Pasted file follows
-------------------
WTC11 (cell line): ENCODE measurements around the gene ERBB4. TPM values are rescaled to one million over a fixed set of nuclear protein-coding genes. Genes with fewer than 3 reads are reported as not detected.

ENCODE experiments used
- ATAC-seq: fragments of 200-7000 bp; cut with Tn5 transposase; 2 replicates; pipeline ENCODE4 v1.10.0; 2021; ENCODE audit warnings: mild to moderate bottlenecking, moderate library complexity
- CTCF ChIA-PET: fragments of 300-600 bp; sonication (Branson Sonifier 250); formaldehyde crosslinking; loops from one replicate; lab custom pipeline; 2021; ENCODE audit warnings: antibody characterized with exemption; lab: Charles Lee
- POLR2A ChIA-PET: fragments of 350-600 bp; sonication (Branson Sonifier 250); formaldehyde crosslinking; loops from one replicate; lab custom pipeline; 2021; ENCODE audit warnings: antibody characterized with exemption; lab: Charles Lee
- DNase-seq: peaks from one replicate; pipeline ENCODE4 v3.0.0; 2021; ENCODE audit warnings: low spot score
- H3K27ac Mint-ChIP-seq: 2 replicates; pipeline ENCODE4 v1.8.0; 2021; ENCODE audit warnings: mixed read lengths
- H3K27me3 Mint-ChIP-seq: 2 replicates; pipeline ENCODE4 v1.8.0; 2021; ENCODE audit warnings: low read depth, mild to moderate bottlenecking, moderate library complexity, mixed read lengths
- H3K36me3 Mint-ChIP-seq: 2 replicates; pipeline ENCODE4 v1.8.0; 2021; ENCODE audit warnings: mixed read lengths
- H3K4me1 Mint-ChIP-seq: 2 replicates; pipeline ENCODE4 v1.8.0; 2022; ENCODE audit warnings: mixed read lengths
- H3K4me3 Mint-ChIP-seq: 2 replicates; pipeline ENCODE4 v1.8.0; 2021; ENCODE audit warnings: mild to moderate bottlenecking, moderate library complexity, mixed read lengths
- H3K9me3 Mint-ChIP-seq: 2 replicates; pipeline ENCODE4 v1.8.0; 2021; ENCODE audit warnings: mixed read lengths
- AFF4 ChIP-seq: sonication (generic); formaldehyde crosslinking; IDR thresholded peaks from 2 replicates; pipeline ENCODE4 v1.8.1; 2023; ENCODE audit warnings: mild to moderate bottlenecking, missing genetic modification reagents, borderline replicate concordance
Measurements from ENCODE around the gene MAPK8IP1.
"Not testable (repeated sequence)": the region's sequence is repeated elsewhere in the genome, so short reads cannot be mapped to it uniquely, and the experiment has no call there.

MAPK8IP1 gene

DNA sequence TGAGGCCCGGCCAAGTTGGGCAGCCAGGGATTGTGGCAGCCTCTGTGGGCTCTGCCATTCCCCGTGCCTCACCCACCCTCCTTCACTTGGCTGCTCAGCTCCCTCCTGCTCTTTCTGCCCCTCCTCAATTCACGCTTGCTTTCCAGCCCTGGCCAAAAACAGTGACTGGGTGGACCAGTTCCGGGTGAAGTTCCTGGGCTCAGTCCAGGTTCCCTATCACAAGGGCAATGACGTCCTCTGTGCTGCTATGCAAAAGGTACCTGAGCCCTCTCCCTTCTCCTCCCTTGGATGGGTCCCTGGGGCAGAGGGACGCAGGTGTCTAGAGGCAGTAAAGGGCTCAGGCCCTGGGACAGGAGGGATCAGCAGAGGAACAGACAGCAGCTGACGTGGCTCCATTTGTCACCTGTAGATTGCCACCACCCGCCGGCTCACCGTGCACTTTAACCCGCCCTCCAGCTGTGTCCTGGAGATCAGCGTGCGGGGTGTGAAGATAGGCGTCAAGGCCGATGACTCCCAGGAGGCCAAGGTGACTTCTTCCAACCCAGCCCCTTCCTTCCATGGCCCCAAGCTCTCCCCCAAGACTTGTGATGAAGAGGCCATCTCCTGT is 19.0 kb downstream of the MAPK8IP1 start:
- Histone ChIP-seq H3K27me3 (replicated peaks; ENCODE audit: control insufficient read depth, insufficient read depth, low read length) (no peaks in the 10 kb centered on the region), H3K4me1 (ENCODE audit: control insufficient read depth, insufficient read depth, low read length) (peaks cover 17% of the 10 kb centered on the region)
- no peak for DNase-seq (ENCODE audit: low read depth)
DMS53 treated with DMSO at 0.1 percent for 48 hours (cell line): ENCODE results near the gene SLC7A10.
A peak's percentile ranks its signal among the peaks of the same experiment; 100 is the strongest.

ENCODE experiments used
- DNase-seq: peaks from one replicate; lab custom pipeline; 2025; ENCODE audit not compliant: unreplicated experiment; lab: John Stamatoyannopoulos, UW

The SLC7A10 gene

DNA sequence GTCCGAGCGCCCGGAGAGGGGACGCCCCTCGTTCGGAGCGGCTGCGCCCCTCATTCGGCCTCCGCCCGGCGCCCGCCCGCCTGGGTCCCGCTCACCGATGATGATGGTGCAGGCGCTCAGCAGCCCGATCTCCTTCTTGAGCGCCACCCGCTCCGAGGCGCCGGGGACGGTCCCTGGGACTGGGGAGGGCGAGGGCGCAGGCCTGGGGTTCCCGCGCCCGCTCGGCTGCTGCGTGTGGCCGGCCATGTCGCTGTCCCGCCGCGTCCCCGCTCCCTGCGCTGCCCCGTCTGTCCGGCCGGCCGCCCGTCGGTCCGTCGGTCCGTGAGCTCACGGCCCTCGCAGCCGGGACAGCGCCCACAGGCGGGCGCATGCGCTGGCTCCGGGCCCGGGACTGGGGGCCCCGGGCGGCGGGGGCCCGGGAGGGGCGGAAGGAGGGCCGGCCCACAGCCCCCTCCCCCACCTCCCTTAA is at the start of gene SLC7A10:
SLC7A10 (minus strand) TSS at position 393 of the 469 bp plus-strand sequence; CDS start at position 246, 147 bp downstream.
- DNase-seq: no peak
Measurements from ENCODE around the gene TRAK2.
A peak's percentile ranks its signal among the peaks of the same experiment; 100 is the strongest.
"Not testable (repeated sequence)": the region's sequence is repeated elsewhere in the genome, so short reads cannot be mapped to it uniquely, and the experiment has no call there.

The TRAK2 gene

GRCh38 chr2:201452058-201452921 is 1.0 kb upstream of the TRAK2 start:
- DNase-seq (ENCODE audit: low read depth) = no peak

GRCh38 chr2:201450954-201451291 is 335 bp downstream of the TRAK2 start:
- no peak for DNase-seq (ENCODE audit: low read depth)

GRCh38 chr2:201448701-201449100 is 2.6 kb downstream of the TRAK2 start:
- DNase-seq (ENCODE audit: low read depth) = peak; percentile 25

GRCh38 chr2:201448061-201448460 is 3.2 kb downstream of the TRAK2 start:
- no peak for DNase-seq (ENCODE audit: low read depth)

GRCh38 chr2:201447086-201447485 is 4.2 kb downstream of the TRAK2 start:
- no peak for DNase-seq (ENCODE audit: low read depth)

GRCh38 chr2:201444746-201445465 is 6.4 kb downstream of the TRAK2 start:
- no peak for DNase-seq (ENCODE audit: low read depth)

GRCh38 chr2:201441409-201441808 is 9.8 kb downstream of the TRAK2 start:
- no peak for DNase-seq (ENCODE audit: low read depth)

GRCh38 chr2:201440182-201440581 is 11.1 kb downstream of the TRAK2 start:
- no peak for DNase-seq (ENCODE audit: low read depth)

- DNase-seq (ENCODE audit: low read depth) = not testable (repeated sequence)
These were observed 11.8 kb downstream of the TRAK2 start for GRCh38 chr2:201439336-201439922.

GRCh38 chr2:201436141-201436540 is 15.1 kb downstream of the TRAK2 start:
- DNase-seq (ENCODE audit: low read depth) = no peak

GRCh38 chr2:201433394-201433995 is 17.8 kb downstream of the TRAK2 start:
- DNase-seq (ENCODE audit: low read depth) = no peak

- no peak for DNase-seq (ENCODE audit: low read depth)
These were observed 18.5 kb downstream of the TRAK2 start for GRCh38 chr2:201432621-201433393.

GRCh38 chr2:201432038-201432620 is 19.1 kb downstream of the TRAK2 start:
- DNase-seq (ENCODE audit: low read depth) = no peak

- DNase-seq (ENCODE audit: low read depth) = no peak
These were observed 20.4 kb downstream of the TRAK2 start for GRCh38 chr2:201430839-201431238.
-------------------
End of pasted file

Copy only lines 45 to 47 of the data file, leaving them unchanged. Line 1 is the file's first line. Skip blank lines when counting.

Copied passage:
- no peak for DNase-seq (ENCODE audit: low read depth)

GRCh38 chr2:201440182-201440581 is 11.1 kb downstream of the TRAK2 start:
- no peak for DNase-seq (ENCODE audit: low read depth)